# Mayo–Lewis equation

The Mayo–Lewis equation or copolymer equation in polymer chemistry describes the distribution of monomers in a copolymer:[1] It is named for Frank R. Mayo and Frederick M. Lewis.

Taking into consideration a monomer mix of two components $M_1\,$ and $M_2\,$ and the four different reactions that can take place at the reactive chain end terminating in either monomer ($M^*\,$) with their reaction rate constants $k\,$:

$M_1^* + M_1 \xrightarrow{k_{11}} M_1M_1^* \,$
$M_1^* + M_2 \xrightarrow{k_{12}} M_1M_2^* \,$
$M_2^* + M_2 \xrightarrow{k_{22}} M_2M_2^* \,$
$M_2^* + M_1 \xrightarrow{k_{21}} M_2M_1^* \,$

and with reactivity ratios defined as:

$r_1 = \frac{k_{11}}{k_{12}} \,$
$r_2 = \frac{k_{22}}{k_{21}} \,$

the copolymer equation is given as:

$\frac {d\left [M_1 \right]}{d\left [M_2\right]}=\frac{\left [M_1\right]\left (r_1\left[M_1\right]+\left [M_2\right]\right)}{\left [M_2\right]\left (\left [M_1\right]+r_2\left [M_2\right]\right)}$

with the concentration of the components given in square brackets. The equation gives the copolymer composition at any instant during the polymerization.

## Limiting cases

From this equation several special cases can be derived:

• $r_1 = r_2 >> 1 \,$ with both reactivity ratios very high the two monomers have no inclination to react to each other except with themselves leading to a mixture of two homopolymers.
• $r_1 = r_2 > 1 \,$ with both ratios larger than 1, homopolymerization of component M_1 is favored but in the event of a crosspolymerization by M_2 the chain-end will continue as such giving rise to block copolymer
• $r_1 = r_2 \approx 1 \,$ with both ratios around 1, monomer 1 will react as fast with another monomer 1 or monomer 2 and a random copolymer results.
• $r_1 = r_2 \approx 0 \,$ with both values approaching 0 the monomers are unable to react in homopolymerization and the result is an alternating polymer
• $r_1 >> 1 >> r_2 \,$ In the initial stage of the copolymerization monomer 1 is incorporated faster and the copolymer is rich in monomer 1. When this monomer gets depleted, more monomer 2 segments are added. This is called composition drift.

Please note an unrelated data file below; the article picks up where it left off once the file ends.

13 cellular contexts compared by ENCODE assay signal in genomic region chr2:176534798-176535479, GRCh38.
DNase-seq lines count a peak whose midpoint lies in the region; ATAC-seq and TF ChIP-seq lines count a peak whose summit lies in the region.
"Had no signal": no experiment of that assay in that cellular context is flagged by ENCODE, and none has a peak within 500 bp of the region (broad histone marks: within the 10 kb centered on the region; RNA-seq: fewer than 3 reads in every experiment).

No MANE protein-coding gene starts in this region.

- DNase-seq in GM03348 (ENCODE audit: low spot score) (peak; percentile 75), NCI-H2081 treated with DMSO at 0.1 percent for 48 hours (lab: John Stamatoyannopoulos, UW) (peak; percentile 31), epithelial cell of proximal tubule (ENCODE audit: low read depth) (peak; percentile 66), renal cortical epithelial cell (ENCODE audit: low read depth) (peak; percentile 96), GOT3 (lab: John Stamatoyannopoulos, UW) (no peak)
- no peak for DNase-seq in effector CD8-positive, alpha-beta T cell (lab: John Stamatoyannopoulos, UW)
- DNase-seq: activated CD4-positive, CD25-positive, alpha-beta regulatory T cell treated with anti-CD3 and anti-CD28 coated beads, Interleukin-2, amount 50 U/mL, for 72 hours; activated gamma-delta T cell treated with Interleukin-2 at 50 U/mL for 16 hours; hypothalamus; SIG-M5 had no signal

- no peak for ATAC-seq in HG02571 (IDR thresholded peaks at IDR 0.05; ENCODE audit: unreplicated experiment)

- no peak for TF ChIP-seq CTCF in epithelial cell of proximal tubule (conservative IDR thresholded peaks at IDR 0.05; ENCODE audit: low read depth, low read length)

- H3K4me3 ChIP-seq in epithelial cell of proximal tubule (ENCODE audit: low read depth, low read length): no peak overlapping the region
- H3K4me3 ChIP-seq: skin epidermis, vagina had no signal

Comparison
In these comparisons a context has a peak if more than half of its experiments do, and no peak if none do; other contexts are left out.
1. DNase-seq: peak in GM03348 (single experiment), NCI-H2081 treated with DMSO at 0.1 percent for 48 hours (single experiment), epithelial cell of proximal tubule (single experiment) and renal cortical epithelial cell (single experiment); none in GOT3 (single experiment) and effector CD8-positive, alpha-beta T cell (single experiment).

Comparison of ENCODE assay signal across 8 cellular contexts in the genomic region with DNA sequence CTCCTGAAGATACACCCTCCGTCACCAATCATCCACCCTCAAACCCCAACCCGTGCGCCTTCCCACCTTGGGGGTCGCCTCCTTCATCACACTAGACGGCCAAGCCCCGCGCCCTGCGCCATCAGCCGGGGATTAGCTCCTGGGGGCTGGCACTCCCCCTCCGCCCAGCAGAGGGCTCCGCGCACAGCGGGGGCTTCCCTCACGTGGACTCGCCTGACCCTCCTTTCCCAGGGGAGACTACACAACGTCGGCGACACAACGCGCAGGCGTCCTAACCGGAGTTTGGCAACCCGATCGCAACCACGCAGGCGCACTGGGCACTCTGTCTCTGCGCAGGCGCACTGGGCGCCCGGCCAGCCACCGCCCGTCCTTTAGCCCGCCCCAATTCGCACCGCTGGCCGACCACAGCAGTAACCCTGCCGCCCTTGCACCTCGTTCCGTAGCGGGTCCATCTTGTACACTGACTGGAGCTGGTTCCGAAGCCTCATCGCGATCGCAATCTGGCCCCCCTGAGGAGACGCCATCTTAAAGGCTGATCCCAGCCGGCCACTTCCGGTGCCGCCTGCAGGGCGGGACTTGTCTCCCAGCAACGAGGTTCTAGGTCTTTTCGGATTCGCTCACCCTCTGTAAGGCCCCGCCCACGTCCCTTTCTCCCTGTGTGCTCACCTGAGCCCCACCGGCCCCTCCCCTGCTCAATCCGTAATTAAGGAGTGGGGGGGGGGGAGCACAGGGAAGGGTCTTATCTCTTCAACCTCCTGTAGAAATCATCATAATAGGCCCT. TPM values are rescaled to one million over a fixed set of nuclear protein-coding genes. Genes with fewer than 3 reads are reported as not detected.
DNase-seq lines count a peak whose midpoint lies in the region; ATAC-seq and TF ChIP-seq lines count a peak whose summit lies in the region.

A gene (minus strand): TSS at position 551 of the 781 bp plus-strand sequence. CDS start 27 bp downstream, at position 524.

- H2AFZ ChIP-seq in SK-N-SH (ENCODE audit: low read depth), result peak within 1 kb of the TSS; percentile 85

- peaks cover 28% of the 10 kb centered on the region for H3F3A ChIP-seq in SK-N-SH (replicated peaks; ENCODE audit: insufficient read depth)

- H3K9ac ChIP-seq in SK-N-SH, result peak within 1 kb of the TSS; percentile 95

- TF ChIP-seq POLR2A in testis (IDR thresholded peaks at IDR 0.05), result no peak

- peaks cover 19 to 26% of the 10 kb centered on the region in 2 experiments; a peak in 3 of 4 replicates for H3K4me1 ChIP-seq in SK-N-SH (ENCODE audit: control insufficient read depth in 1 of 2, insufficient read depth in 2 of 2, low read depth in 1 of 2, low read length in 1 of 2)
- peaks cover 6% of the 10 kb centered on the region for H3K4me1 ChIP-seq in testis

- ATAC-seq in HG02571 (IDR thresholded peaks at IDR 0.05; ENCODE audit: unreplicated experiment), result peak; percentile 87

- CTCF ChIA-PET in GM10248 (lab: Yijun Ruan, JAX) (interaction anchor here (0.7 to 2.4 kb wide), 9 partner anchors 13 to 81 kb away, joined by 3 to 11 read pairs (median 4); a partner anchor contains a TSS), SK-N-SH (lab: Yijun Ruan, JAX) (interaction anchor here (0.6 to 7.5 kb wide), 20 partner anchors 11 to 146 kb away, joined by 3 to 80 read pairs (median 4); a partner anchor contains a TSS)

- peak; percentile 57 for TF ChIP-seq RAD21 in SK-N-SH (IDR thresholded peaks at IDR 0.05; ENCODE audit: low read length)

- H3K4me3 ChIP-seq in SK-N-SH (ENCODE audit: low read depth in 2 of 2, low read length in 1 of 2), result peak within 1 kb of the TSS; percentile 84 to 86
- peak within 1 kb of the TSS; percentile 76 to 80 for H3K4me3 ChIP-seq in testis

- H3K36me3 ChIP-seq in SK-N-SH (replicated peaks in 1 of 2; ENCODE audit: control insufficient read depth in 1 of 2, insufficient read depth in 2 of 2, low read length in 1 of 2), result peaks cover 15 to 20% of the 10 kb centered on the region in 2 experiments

An example is maleic anhydride and stilbene, with reactivity ratio:

• Maleic anhydride ($r_1\,$ = 0.08) & cis-stilbene ($r_2 ,$ = 0.07)
• Maleic anhydride ($r_1\,$ = 0.03) & trans-stilbene ($r_2 ,$ = 0.03)

Neither of these compounds homopolymerize and instead they react together to give exclusively alternating copolymer.

Another form of the equation is:

$F_1=1-F_2=\frac{r_1 f_1^2+f_1 f_2}{r_1 f_1^2+2f_1 f_2+r_2f_2^2}\,$

where $F\,$ stands the mole fraction of each monomer in the copolymer:

$F_1 = 1 - F_2 = \frac{d M_1}{d (M_1 + M_2)} \,$

and $f\,$ the mole fraction of each monomer in the feed:

$f_1 = 1 - f_2 = \frac{M_1}{(M_1 + M_2)} \,$

When the copolymer composition has the same composition as the feed, this composition is called the azeotrope.

## Calculation of reactivity ratios

The reactivity ratios can be obtained by rewriting the copolymer equation to:

$\frac{f(1-F)}{F} = r_2 - r_1\left(\frac{f^2}{F}\right) \,$

with

$f = \frac{[M_1]}{[M_2]} \,$ in the

and

$F = \frac{d[M_1]}{d[M_2]} \,$ in the copolymer

A number of copolymerization experiments are conducted with varying monomer ratios and the copolymer composition is analysed at low conversion. A plot of $\frac{f(1-F)}{F}\,$ versus $\frac{f^2}{F}\,$ gives a straight line with slope $r_1\,$ and intercept $r_2\,$.

A semi-empirical method for the determination of reactivity ratios is called the Q-e scheme.

## Equation derivation

Monomer 1 is consumed with reaction rate:[2]

$\frac{-d[M_1]}{dt} = k_{11}[M_1]\sum[M_1^*] + k_{21}[M_1]\sum[M_2^*] \,$

with $\sum[M_x^*]$ the concentration of all the active centers terminating in monomer 1 or 2.

Likewise the rate of disappearance for monomer 2 is:

$\frac{-d[M_2]}{dt} = k_{12}[M_2]\sum[M_1^*] + k_{22}[M_2]\sum[M_2^*] \,$

Division of both equations yields:

$\frac{d[M_1]}{d[M_2]} = \frac{[M_1]}{[M_2]} \left( \frac{k_{11}\frac{\sum[M_1^*]}{\sum[M_2^*]} + k_{21}} {k_{12}\frac{\sum[M_1^*]}{\sum[M_2^*]} + k_{22}} \right) \,$

The ratio of active center concentrations can be found assuming steady state with:

$\frac{d\sum[M_1^*]}{dt} = \frac{d\sum[M_2^*]}{dt} \approx 0\,$

meaning that the concentration of active centres remains constant, the rate of formation for active center of monomer 1 is equal to the rate of their destruction or:

$k_{21}[M_1]\sum[M_2^*] = k_{12}[M_2]\sum[M_1^*] \,$

or

$\frac{\sum[M_1^*]}{\sum[M_2^*]} = \frac{k_{21}[M_1]}{k_{12}[M_2]}\,$